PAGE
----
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S. 3876: Special Measures to Fight Modern Threats Act

The text of the bill below is as of Mar 17, 2022 (Introduced).



2d Session

S. 3876


March 17, 2022

introduced the following bill; which was read twice and referred to the Committee on Banking, Housing, and Urban Affairs


To amend title 31, United States Code, to authorize the Secretary of the Treasury to place prohibitions or conditions on certain transmittals of funds in connection with jurisdictions, financial institutions, international transactions, or types of accounts of primary money laundering concern.


Short title

This Act may be cited as the Special Measures to Fight Modern Threats Act.



Congress finds the following:


The Financial Crimes Enforcement Network (in this section referred to as FinCEN) is the financial intelligence unit of the United States tasked with safeguarding the financial system from illicit use, combating money laundering and its related crimes, including terrorism, and promoting national security.


Under law, FinCEN may require domestic financial institutions and financial agencies to take certain special measures against jurisdictions, institutions, classes of transactions, or types of accounts determined to be of primary money laundering concern, providing the Secretary with a range of options, such as enhanced record-keeping, that can be adapted to target specific money laundering and terrorist financing and to bring pressure on those that pose money laundering threats.


This special-measures authority was granted in 2001, when most cross-border transactions occurred through correspondent or payable-through accounts held with large financial institutions that serve as intermediaries to facilitate financial transactions on behalf of other banks.


Innovations in financial services have transformed and expanded methods of cross-border transactions that could not have been envisioned 20 years ago when FinCEN was given its special-measures authority.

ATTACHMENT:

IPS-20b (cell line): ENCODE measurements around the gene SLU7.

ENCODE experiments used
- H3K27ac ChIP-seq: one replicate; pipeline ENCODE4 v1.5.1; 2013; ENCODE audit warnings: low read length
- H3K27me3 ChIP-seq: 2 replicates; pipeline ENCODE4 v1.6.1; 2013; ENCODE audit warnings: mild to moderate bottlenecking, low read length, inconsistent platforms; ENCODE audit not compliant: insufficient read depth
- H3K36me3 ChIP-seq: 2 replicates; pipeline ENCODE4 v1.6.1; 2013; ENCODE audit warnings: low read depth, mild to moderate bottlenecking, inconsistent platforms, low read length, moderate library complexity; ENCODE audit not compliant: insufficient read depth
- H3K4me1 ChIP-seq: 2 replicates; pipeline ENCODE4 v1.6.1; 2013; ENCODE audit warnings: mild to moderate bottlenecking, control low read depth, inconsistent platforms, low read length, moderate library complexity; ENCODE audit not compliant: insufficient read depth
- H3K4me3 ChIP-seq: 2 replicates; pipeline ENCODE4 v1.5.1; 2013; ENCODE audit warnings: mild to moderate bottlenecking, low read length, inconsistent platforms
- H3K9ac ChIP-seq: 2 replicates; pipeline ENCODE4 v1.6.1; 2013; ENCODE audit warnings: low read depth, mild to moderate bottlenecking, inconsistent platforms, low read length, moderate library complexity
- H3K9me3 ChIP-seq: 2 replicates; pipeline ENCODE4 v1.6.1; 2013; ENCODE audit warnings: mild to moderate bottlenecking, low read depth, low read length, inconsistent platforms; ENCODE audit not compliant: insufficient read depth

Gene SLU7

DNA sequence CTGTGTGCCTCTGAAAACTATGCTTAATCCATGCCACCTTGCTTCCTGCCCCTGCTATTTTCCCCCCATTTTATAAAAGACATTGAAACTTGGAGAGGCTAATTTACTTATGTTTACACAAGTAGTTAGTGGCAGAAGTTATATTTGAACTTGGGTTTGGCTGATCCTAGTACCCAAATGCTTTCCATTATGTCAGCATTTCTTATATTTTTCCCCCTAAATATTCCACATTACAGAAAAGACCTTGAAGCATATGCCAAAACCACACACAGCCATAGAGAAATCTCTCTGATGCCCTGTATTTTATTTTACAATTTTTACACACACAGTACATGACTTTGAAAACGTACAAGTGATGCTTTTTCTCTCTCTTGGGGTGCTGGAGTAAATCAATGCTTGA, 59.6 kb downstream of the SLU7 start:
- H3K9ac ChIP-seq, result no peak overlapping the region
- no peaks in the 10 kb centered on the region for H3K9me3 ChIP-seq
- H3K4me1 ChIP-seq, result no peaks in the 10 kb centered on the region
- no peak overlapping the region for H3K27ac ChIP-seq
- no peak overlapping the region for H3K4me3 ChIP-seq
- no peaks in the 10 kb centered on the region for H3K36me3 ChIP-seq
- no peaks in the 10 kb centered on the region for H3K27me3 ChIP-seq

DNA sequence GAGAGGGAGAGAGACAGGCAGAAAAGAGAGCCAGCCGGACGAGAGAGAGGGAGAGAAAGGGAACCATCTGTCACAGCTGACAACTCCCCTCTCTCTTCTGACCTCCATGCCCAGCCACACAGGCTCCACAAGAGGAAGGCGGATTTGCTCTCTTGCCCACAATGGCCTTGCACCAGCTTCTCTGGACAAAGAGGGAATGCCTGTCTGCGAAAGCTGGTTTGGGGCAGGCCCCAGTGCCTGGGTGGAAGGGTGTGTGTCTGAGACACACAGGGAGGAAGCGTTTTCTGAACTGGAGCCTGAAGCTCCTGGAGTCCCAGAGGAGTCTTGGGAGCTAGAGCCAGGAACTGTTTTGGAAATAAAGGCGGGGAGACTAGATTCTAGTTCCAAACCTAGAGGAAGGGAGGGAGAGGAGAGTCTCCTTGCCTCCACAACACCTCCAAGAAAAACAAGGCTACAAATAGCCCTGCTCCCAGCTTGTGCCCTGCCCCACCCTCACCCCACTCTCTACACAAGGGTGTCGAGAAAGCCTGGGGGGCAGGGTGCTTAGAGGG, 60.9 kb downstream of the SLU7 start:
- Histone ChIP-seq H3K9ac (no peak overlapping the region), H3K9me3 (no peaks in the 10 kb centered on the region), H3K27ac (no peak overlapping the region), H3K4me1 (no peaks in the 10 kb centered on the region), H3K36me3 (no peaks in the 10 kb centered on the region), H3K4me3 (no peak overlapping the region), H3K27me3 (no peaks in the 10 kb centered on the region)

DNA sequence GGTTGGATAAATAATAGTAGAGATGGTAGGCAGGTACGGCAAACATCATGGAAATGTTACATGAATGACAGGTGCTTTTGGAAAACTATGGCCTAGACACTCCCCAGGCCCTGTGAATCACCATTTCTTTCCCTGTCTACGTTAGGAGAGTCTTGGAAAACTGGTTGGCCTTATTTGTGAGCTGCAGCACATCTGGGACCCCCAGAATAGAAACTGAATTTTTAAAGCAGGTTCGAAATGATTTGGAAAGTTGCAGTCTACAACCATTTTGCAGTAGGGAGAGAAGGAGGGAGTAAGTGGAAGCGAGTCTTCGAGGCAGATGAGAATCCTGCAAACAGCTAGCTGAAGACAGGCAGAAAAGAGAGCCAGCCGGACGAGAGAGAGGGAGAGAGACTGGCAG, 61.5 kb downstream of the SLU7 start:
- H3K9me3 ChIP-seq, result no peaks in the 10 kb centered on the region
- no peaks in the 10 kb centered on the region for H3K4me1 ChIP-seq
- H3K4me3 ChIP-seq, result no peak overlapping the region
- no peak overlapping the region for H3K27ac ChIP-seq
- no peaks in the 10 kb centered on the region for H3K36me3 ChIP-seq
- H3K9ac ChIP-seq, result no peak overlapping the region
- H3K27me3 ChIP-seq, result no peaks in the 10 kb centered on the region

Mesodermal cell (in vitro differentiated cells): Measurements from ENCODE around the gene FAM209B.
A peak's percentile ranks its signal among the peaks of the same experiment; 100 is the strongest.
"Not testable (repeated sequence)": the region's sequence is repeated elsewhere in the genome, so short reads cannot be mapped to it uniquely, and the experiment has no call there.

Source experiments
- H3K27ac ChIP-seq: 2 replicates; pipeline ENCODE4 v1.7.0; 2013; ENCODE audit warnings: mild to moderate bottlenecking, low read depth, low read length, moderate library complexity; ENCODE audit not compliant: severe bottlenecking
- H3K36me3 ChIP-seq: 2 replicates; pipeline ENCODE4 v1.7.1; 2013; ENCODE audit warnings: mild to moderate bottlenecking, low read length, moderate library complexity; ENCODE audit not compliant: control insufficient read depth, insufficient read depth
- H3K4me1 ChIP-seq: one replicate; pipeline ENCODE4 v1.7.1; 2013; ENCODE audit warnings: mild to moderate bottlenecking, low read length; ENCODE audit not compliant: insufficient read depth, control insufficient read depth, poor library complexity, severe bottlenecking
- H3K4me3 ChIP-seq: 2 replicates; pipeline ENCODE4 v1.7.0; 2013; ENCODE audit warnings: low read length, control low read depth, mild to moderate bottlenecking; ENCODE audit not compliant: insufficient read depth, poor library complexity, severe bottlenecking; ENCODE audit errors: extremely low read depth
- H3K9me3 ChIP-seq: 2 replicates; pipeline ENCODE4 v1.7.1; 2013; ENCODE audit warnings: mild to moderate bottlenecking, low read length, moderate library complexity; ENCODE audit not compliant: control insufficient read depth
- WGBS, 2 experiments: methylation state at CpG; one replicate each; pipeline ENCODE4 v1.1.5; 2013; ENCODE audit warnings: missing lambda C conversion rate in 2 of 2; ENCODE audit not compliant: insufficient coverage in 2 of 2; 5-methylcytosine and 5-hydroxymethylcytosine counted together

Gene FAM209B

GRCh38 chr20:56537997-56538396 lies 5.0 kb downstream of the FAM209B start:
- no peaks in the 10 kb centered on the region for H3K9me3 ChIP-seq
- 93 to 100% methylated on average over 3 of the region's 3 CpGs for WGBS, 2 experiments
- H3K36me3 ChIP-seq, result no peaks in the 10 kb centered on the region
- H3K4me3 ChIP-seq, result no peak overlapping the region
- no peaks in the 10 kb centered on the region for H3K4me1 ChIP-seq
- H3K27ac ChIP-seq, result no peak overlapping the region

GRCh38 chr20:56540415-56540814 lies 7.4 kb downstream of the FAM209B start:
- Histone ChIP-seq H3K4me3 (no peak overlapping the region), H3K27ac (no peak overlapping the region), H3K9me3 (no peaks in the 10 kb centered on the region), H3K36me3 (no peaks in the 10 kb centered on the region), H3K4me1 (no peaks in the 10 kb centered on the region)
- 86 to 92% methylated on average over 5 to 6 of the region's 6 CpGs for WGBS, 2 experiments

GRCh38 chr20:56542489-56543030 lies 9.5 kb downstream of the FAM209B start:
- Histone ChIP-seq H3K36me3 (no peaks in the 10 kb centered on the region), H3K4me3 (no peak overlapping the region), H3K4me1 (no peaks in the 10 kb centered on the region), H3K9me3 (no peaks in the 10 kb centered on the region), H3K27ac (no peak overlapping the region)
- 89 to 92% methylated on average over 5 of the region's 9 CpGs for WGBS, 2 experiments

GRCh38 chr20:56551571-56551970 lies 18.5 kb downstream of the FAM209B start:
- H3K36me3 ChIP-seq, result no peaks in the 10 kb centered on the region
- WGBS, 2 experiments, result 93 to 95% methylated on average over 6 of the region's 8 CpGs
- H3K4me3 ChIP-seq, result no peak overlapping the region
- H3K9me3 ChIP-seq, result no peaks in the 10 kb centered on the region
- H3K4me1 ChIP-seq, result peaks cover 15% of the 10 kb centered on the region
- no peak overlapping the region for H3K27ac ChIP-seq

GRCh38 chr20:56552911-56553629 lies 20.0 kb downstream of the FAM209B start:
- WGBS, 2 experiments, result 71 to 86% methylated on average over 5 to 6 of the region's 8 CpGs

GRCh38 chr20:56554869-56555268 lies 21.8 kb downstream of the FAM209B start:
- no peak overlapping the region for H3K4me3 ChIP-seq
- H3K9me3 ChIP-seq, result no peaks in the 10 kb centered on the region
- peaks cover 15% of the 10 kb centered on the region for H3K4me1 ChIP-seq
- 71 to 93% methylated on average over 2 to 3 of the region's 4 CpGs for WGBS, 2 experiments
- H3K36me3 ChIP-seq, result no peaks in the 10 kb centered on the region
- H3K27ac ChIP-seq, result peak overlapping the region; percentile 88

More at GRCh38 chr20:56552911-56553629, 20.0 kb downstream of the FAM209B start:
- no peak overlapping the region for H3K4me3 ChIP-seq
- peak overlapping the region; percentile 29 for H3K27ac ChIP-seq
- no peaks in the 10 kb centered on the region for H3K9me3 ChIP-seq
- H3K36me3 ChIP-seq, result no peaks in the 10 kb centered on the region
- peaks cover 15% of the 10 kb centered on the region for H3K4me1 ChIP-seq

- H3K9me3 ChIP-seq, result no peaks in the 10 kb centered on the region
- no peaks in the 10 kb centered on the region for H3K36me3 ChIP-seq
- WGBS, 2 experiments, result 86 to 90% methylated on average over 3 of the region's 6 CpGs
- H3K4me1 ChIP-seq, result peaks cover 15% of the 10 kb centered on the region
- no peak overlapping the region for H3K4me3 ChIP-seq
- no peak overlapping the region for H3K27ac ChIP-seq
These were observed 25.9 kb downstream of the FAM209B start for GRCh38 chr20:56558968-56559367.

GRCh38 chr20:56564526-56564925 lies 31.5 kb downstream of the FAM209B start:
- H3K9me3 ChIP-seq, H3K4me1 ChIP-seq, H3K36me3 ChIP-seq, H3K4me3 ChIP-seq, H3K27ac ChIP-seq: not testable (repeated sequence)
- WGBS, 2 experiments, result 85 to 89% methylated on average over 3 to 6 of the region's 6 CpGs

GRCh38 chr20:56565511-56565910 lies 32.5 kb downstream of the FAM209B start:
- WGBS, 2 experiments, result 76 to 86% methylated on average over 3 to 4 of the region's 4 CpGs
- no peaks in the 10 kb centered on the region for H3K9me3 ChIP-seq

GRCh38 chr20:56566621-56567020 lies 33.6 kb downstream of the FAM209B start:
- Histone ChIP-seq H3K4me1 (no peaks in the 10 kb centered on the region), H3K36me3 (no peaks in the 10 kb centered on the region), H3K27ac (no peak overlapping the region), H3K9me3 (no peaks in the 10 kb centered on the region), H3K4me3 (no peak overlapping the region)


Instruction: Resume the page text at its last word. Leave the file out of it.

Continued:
These innovations, particularly through digital assets and informal value transfer systems, while useful to legitimate consumers and law enforcement, can be tools abused by bad actors like sanctions evaders, fraudsters, money launderers, and those who commit ransomware attacks on victimized United States companies and that abuse the financial system to move and obscure the proceeds of their crimes.


Ransomware attacks on United States companies requiring payments in cryptocurrencies have increased in recent years, with the Treasury estimating that ransomware payments in the United States reached $590,000,000 in just the first half of 2021, compared to a total of $416,000,000 in 2020.


In July 2021, the White House, with support of United States allies, asserted that the People’s Republic of China was responsible for ransomware operations against private companies that included demands of millions of dollars, including the 2021 ransomware attacks that breached Microsoft email systems and affected thousands of consumers, State and local municipalities, and government contractors attributed to a cyber espionage group with links to the Ministry of State Security of the People's Republic of China.


As ransomware attacks organized by Chinese and other foreign bad actors continue to grow in size and scope, modernizing the special-measure authorities of FinCEN will empower FinCEN to adapt its existing tools, monitor and obstruct global financial threats, and meet the challenges of combating 21st century financial crime.


Prohibitions or conditions on certain transmittals of funds

Section 5318A of title 31, United States Code, is amended—


in subsection (a)(2)(C), by striking subsection (b)(5) and inserting paragraphs (5) and (6) of subsection (b); and


in subsection (b)—


in paragraph (5), by striking for or on behalf of a foreign banking institution; and


by adding at the end the following:


Prohibitions or conditions on certain transmittals of funds

If the Secretary finds a jurisdiction outside of the United States, 1 or more financial institutions operating outside of the United States, 1 or more types of accounts within, or involving, a jurisdiction outside of the United States, or 1 or more classes of transactions within, or involving, a jurisdiction outside of the United States to be of primary money laundering concern, the Secretary, in consultation with the Secretary of State, the Attorney General, and the Chairman of the Board of Governors of the Federal Reserve System, may prohibit, or impose conditions upon, certain transmittals of funds (as such term may be defined by the Secretary in a special measure issuance, by regulation, or as otherwise permitted by law), to or from any domestic financial institution or domestic financial agency if such transmittal of funds involves any such jurisdiction, institution, type of account, or class of transaction.